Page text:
Google's (NASDAQ:GOOGL) purchase of Motorola Mobility has been interesting, to say the least. On one hand, the division continues to lose rather significant amounts of money -- $342 million in the most recent quarter. But on the other hand, it allows Google to continue to drive adoption of its Android ecosystem.
It's not clear if Google will eventually want to run Motorola Mobility in order to turn a meaningful profit. But in any case, Google's latest Moto G smartphone -- a $179 off-contract device -- highlights an important trend in the handset market.
The future of smartphones is cheap
Looking at the newly minted Moto G smartphone, it's clear that there's quite a lot of value to be had here for $179. It packs a Qualcomm Snapdragon 400, which sports quad ARM Cortex A7 cores, 1 GB of RAM, and a 4.5-inch, 1280x720 display. These aren't incredibly high-end specifications, but this type of performance is certainly more than adequate, and the feature set rather robust for the money.
Going forward, thanks to the magic of Moore's Law, the lowest-end smartphones will continue to become more powerful. While higher-end phones will certainly pack more punch and sport higher build quality and more features, the law of diminishing returns is likely to kick in sooner rather than later.
While both Samsung (NASDAQOTH:SSNLF) and Apple (NASDAQ:AAPL) currently run printing presses with their smartphone businesses, it seems likely that selling handsets isn't going to be a great business in the long term, as the industry sees a broad mix shift down to lower-margin devices.
Google's phone already proves it
There's very little chance that Google is out to make a profit off of its Moto G. But the beauty of Google's participation in this market is that doesn't really need to. Google's bread and butter is drawing users into its ecosystem and generating revenue from Google-owned sites as well as its partner sites.
When people use stock Android phones, they're likely to use Google Chrome -- which helps drive Google Search -- as well as Google Maps, Gmail, and all of Google's other services. So while Google isn't making money on the hardware, it is building a much wider and deeper moat than a mere handset vendor could ever have -- a profitable ecosystem.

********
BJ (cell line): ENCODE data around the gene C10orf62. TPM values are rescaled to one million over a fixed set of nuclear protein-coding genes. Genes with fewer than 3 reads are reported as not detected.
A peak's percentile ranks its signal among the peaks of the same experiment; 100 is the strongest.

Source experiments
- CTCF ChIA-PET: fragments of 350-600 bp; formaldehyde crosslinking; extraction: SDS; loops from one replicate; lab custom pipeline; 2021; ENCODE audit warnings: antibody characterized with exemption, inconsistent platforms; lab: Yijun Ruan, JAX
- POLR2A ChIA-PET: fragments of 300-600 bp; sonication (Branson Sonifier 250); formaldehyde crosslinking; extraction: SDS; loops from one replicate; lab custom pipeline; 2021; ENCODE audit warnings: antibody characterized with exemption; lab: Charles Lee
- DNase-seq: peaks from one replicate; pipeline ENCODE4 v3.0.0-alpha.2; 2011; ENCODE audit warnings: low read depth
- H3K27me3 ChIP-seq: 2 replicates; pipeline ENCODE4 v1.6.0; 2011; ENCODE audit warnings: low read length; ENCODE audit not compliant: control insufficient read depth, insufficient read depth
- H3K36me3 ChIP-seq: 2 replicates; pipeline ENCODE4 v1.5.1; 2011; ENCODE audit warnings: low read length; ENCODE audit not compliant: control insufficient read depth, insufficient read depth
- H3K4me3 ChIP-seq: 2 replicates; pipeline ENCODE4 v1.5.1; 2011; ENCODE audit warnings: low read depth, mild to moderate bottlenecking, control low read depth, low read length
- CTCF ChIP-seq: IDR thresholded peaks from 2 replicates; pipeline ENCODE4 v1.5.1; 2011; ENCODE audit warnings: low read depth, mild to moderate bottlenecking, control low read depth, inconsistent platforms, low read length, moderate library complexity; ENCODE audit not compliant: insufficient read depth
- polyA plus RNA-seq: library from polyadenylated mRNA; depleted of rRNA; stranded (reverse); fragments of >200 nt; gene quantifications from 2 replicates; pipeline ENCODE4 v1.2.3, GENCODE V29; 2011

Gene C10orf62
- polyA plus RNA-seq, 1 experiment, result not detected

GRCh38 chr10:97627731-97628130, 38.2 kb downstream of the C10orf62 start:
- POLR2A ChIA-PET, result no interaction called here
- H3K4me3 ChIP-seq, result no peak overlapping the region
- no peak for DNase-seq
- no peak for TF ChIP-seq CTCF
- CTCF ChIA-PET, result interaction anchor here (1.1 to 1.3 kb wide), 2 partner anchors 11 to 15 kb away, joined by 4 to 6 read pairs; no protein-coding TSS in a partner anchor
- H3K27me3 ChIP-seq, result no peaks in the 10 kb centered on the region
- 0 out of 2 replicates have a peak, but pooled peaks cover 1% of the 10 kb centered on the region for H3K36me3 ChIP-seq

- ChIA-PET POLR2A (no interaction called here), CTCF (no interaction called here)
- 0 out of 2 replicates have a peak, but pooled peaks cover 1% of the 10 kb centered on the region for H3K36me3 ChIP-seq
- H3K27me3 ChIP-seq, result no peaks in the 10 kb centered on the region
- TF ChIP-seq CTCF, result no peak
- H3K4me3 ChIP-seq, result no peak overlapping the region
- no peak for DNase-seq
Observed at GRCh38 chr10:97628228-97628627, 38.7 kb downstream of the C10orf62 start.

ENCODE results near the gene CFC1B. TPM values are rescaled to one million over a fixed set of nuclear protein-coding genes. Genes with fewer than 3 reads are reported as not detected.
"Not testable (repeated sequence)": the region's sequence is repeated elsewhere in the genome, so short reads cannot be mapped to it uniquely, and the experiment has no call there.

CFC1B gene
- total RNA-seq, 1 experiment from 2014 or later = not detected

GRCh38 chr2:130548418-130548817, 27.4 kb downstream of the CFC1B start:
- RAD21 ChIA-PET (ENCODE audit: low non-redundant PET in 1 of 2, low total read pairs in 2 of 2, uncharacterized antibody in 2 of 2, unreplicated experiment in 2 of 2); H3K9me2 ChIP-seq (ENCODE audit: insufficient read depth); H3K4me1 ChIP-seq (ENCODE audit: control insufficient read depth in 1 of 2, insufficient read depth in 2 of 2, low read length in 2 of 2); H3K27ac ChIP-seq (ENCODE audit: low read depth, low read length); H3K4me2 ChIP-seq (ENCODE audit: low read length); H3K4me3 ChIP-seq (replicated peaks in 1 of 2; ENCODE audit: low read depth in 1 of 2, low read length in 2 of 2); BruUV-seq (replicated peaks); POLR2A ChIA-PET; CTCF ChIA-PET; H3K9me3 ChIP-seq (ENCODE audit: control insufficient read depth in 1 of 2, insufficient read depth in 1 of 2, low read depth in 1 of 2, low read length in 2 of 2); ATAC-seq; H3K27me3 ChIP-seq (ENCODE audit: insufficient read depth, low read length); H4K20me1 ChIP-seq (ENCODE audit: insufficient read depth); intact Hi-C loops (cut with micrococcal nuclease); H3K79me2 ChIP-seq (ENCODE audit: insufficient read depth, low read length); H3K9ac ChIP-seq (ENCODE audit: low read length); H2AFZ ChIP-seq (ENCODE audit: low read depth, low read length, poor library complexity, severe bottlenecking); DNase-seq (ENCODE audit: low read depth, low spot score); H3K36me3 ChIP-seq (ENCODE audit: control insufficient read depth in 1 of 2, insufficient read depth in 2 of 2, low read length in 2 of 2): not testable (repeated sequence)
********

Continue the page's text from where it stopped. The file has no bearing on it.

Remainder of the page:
What does this mean for the hardware makers?
It's no secret that the market doesn't have particularly high hopes for the continued viability of the robust profitability at either Apple or Samsung, the two companies that control the vast majority of the profits in the smartphone space. Apple, for instance, trades at about 13 times earnings, and Samsung trades for about 7 times earnings -- the valuations are even less aggressive on an ex-cash basis.
It is unlikely that Samsung and Apple will see meaningful multiple expansion as fears that growth, or even sustainability, of the current profitability base is unlikely over the long term.
That being said, Apple has a few distinct advantages over Samsung. First, its brand is much stronger and its customer base is much more loyal. Next, Apple's tight control of its software ecosystem and its rich ecosystem is a real competitive advantage. On the flip side, Samsung has a great cost structure, thanks to owning just about the entire smartphone supply chain, and that allows it to flood just about every segment of the smartphone market profitably.
It will be interesting to see how the landscape evolves over time. Will the profitability in this space be allowed to spread to many more players, with each getting a much smaller slice of the pie? Or, will it stay largely a duopoly with players like Google/Motorola and Microsoft/Nokia -- both ecosystem owners -- carving their own niches?
Foolish bottom line
Google has proven that great devices can be sold for extremely low prices, as long as the company can support it with the right business model. Further, the advances in semiconductor and display technology will enable increasingly fully featured, low-priced phones.
The market is increasingly likely to become even more competitive, which could erode profitability for the two heavyweights. That's why this Fool prefers to invest in the components suppliers, which often command respectable margins and can drive sales based on technical merit rather than consumer whims and tastes, rather than the device vendors themselves.